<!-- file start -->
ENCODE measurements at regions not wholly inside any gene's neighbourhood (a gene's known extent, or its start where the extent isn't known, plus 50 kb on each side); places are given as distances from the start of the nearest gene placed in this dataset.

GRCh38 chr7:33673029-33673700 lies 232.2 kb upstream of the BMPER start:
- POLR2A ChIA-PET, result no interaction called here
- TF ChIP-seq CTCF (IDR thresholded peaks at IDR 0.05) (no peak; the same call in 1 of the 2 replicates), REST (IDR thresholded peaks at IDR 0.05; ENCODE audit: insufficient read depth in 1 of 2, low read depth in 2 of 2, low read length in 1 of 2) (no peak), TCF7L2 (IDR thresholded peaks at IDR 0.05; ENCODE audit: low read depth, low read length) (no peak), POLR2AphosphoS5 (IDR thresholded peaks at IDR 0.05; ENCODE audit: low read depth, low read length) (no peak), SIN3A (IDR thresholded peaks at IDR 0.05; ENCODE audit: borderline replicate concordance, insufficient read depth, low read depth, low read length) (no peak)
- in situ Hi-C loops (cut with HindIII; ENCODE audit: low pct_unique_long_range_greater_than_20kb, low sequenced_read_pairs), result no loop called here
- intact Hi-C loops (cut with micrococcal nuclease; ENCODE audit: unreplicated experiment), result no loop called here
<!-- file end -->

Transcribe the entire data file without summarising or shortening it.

ENCODE measurements at regions not wholly inside any gene's neighbourhood (a gene's known extent, or its start where the extent isn't known, plus 50 kb on each side); places are given as distances from the start of the nearest gene placed in this dataset.

GRCh38 chr7:33673029-33673700 lies 232.2 kb upstream of the BMPER start:
- POLR2A ChIA-PET, result no interaction called here
- TF ChIP-seq CTCF (IDR thresholded peaks at IDR 0.05) (no peak; the same call in 1 of the 2 replicates), REST (IDR thresholded peaks at IDR 0.05; ENCODE audit: insufficient read depth in 1 of 2, low read depth in 2 of 2, low read length in 1 of 2) (no peak), TCF7L2 (IDR thresholded peaks at IDR 0.05; ENCODE audit: low read depth, low read length) (no peak), POLR2AphosphoS5 (IDR thresholded peaks at IDR 0.05; ENCODE audit: low read depth, low read length) (no peak), SIN3A (IDR thresholded peaks at IDR 0.05; ENCODE audit: borderline replicate concordance, insufficient read depth, low read depth, low read length) (no peak)
- in situ Hi-C loops (cut with HindIII; ENCODE audit: low pct_unique_long_range_greater_than_20kb, low sequenced_read_pairs), result no loop called here
- intact Hi-C loops (cut with micrococcal nuclease; ENCODE audit: unreplicated experiment), result no loop called here